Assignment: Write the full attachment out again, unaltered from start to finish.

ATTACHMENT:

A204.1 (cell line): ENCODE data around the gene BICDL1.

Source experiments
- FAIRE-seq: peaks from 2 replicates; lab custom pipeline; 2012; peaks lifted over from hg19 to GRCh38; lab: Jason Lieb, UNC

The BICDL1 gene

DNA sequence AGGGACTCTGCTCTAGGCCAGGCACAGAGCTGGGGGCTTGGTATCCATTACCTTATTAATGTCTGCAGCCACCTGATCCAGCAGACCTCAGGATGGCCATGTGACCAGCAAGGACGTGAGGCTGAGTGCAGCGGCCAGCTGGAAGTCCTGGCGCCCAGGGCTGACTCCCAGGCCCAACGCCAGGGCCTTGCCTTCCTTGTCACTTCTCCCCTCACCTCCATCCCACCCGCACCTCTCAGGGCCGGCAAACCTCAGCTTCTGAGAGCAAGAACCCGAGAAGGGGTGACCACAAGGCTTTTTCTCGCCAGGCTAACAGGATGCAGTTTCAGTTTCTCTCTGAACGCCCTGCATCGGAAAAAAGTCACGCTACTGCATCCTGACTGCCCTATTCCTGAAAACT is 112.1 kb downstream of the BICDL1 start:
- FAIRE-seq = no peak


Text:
A204.1 (cell line): ENCODE data around the gene BICDL1.

Source experiments
- FAIRE-seq: peaks from 2 replicates; lab custom pipeline; 2012; peaks lifted over from hg19 to GRCh38; lab: Jason Lieb, UNC

The BICDL1 gene

DNA sequence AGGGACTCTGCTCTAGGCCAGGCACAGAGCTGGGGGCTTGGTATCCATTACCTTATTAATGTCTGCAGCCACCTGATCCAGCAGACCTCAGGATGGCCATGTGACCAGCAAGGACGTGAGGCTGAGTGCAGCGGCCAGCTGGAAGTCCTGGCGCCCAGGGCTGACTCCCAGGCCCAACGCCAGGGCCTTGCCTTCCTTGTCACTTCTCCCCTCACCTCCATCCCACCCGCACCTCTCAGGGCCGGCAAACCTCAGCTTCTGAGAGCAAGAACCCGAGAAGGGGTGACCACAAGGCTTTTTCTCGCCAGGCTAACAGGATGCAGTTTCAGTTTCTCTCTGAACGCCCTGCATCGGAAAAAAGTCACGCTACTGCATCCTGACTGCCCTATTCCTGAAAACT is 112.1 kb downstream of the BICDL1 start:
- FAIRE-seq = no peak